Or women can simply choose to use Zoom’s flattering “Touch Up My Appearance feature” to smooth over their appearance, making them look dewy and well-rested. It costs a lot less.

Reckless lunacy: Portland has surrendered to graffiti vandals

The scourge of graffiti in downtown Portland, OR

It should have been confronted in the beginning. Now it’s out of hand.

Graffiti was once a rarity in downtown Portland. Now, ignored or tolerated for too long, it has metastasized, spread like a cancer throughout the city.

Graffiti isn’t harmless play-acting or simply entertainment for bored youth. It isn’t simple rebellion either. It is, instead, reckless lunacy.

Unapproved graffiti on a building, train or highway wall is not just a harmless “expression of self,” as some apologists argue.  There’s no romanticism in it. It is abusing others’ property. It’s a crime that impacts the quality of life of everybody who has to confront it. At a minimum, it’s vandalism. When used to mark territory by gangs, it puts the community at risk. If allowed to stay and multiply, it serves as a billboard for disorder and social disruption.

As Whitney Hall has written, graffiti has a “wave effect” in that it leads to increases in crime, including violence, loitering, littering, and other forms of property destruction, as well as more theft of items being used to do the graffiti.

Maybe some graffiti can be seen as art, but that’s not what’s now covering Portland. It is, instead, brutality taking away our right to a clean city, our right to live in a safe unthreatening environment.

ProPublica, a nonprofit newsroom that investigates abuses of power, recently posted an article written by Jeremy Kohler arguing that the failure of state legislatures and law enforcement to respond to the attacks of armed far-right mobs led directly to the riot at the U.S. Capitol on Jan 6. “Experts and elected officials said the lack of action by lawmakers and police created an environment that encouraged political violence,” ProPublica wrote. “Eventually, you get to the point of entitlement where you can get away with anything and there will never be any accountability,” the Idaho House minority leader, Ilana Rubel, a Democrat, said.”

It’s time to face Portland’s tolerance for graffiti for what it is, another sign of a city out of control.

Cancelling student loan debt: bad politics, bad policy

(Kimberly Paynter/WHYY)

“Cancel federal student loan debt!”  That’s the latest rallying cry of liberal politicians.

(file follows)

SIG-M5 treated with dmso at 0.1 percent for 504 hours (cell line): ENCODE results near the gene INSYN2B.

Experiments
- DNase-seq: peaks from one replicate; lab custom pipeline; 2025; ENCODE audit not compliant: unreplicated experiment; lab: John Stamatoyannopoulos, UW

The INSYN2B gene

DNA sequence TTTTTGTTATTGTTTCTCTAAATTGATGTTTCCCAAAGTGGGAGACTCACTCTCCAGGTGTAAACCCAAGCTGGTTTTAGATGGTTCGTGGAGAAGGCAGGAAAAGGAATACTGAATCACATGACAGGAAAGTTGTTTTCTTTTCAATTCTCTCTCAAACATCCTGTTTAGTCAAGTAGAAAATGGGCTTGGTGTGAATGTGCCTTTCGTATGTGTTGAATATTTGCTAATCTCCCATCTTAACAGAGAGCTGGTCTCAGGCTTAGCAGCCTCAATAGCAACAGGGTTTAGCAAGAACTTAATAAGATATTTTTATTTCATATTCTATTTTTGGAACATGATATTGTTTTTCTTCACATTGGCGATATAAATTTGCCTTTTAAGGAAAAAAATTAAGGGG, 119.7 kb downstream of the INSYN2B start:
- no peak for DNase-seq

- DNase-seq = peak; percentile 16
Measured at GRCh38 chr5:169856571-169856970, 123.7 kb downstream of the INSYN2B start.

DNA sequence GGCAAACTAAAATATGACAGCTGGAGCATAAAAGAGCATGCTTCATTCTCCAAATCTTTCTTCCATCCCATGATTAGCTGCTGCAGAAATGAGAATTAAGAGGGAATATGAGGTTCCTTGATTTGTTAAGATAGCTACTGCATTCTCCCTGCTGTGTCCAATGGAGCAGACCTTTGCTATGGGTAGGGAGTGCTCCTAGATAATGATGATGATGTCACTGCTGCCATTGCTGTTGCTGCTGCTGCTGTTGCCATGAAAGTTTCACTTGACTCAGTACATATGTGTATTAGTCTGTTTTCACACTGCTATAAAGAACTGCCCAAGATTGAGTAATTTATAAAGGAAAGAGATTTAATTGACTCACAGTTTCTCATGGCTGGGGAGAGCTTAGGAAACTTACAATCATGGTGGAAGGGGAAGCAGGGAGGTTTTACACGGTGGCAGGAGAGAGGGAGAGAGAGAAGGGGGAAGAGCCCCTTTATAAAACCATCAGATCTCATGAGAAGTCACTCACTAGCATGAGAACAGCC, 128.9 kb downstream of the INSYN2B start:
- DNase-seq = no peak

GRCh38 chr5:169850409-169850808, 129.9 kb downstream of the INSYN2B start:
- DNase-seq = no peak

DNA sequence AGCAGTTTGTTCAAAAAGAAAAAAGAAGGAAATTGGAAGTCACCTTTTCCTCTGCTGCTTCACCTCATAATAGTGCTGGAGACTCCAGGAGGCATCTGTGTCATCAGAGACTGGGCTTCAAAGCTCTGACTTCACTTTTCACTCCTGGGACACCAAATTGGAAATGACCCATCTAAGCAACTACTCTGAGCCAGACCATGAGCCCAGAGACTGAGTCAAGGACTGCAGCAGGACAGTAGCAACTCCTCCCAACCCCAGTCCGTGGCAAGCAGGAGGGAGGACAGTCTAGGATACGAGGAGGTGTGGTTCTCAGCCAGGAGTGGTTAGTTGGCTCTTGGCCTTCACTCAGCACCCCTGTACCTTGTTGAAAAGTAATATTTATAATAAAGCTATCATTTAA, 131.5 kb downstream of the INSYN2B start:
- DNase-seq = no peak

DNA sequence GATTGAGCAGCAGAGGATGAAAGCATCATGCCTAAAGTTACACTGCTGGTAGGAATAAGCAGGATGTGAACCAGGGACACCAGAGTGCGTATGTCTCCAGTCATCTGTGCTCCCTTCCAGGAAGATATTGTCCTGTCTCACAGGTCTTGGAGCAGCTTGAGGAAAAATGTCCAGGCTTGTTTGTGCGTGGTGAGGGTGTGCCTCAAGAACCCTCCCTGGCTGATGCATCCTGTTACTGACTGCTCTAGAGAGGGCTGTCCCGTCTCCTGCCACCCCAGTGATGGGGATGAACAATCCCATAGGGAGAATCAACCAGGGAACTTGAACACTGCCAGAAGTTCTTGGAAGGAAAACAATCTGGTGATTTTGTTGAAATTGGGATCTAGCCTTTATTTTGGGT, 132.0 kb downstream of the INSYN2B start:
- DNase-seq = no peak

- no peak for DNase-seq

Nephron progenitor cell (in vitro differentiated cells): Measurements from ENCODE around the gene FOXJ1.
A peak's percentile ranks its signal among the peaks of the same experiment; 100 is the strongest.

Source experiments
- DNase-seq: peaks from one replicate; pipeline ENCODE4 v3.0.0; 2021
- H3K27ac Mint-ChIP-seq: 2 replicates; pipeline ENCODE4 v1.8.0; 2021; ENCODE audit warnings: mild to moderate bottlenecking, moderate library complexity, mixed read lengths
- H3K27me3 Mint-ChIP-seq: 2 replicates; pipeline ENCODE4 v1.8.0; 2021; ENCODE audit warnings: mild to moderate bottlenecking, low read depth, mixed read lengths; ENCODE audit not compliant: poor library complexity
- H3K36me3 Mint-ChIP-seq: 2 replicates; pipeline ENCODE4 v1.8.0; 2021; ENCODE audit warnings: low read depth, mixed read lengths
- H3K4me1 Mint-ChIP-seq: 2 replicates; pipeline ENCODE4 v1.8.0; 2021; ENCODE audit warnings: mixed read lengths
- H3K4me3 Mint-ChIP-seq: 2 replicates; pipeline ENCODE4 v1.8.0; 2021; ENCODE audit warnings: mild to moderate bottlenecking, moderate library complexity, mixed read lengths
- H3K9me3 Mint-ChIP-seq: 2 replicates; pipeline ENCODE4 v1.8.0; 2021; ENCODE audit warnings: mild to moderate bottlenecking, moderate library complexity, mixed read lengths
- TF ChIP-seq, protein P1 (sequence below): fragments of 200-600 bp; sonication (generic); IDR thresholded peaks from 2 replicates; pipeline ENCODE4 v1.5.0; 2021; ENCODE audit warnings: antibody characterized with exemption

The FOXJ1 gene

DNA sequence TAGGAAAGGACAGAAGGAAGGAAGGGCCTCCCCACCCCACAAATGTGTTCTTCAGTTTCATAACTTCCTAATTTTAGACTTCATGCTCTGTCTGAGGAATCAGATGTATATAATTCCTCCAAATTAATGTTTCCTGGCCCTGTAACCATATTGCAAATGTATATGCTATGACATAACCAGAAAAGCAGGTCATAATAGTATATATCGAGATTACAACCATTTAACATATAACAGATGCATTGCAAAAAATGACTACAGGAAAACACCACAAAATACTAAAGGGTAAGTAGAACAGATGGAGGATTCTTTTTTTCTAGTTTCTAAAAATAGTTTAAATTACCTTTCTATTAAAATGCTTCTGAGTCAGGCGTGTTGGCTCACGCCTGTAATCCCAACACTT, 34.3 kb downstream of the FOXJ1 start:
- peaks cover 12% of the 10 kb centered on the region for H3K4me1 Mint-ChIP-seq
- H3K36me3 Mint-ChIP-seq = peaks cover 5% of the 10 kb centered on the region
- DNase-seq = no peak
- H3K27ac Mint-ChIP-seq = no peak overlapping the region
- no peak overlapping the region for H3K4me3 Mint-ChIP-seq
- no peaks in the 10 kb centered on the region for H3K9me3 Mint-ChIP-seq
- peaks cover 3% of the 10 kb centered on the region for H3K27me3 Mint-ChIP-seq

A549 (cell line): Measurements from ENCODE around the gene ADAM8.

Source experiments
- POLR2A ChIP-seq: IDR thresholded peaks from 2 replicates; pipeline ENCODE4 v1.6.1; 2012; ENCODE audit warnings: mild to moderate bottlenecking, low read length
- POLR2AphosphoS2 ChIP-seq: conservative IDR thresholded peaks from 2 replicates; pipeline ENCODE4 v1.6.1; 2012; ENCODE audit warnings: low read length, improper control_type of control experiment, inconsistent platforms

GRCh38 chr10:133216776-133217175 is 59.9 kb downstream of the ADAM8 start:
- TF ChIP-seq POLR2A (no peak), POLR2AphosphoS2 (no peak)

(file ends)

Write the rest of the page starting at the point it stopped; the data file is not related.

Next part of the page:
During their presidential campaign, Joe Biden and Kamala Harris called for forgiveness of up to $10,000 in federal student loan debt.

Now the pressure’s on to up the ante and cancel $50,000.

“We are not going to let up until we accomplish it, until $50,000 of debt is forgiven for every student in the country,” Sen. Chuck Schumer, the majority leader, said Thursday.

To use a word linked to so many progressive causes these days, there would be nothing “equitable” about going down this road. 

What would this mean for Oregon?

As of Sept 30, 2020, 483,500 Oregonians had outstanding federal student loan debt totaling $12.4 billion. The number who hold $50,000 or less of debt is approximately 413,100. A $50,000 loan forgiveness program would mean eliminating the debt of 413,000 debtors. That would leave just 70,500 with outstanding debt, each of whom would see their debt reduced by $50,000 as well.[1]

But would that be fair and equitable? Not likely.

First of all, the fact is most Americans don’t have federal student loan debt, including about 30 percent of college undergraduates, and about 25 percent of all bachelor’s degree recipients graduate with less than $20,000 in outstanding loans. Fewer than 20 percent of all borrowers owe more than $40,000.

And despite all the hysteria and political posturing, most who do have outstanding federal loans are not overwhelmed with huge amounts of debt. Average debt at graduation from public and nonprofit colleges was $28,800 in 2019, less than the average amount Americans pay for a new car ($36,718 in 2019, according to automotive information site Edmunds).

An initial rationale for forgiving federal student loan debt was that it would help struggling students who couldn’t get ahead because of burdensome loan payments stretching far into the future.